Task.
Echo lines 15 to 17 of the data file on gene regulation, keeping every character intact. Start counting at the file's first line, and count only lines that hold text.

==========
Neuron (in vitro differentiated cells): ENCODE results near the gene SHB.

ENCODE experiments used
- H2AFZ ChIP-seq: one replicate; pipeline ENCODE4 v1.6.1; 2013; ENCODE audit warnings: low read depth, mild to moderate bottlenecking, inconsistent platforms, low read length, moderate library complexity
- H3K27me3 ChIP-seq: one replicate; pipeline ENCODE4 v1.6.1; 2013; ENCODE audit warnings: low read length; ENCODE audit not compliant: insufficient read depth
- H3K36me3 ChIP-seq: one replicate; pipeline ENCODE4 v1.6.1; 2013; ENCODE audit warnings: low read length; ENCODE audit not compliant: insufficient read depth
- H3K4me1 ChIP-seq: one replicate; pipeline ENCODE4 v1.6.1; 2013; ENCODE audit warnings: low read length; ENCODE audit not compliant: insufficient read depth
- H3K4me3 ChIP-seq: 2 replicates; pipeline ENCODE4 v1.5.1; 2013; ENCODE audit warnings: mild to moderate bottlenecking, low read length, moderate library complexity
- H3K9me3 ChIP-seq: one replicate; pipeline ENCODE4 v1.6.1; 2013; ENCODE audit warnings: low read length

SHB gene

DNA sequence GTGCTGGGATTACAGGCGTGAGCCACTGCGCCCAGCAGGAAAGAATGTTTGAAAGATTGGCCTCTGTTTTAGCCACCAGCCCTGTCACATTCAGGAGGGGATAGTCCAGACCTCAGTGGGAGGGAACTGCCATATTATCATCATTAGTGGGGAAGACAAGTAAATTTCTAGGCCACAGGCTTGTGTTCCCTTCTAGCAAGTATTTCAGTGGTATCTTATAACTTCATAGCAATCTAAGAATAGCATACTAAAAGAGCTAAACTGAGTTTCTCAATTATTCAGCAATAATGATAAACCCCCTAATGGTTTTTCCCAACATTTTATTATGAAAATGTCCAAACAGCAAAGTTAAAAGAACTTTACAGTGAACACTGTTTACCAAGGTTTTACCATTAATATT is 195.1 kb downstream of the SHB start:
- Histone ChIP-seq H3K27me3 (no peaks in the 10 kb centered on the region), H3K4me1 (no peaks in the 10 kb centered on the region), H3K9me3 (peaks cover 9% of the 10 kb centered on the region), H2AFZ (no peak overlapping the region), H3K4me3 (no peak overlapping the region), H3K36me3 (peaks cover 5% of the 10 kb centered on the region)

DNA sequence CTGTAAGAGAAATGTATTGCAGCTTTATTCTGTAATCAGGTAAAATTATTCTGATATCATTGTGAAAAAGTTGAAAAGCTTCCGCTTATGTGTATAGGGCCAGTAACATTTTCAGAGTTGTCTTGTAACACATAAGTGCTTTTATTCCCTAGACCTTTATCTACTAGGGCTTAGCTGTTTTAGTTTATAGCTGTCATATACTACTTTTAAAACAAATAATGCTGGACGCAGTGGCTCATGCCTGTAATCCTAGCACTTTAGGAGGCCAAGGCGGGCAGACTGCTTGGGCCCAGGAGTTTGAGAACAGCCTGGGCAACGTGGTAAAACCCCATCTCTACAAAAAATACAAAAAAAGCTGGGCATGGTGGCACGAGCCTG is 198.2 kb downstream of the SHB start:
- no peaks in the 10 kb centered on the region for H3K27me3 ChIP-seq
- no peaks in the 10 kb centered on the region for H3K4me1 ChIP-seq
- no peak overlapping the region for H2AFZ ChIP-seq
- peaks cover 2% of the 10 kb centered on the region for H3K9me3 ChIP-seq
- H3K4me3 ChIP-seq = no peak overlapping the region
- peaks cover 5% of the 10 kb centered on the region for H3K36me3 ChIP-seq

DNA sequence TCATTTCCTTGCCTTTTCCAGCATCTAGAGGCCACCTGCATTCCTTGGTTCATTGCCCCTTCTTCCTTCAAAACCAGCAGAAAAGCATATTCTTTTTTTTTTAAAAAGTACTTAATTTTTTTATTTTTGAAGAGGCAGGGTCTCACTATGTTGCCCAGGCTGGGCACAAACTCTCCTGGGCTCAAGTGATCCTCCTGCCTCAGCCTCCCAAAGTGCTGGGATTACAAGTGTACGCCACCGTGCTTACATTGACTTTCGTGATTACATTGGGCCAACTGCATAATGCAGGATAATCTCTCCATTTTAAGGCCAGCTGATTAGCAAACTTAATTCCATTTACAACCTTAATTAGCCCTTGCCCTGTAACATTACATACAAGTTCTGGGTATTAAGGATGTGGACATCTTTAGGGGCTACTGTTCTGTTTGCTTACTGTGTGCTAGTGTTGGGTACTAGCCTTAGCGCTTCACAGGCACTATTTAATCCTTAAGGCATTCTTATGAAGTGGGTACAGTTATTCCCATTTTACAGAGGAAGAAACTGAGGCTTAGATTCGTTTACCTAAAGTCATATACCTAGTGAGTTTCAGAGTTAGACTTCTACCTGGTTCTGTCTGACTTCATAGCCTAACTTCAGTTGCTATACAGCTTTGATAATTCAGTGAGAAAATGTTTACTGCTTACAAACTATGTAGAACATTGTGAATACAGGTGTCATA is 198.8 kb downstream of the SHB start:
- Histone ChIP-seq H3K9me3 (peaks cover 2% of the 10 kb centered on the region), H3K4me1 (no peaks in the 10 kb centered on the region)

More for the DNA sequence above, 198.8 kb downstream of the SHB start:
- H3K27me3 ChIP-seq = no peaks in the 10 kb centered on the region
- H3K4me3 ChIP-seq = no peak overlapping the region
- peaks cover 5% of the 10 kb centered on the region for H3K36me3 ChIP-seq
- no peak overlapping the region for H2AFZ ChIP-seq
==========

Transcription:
- no peak overlapping the region for H2AFZ ChIP-seq
- peaks cover 2% of the 10 kb centered on the region for H3K9me3 ChIP-seq
- H3K4me3 ChIP-seq = no peak overlapping the region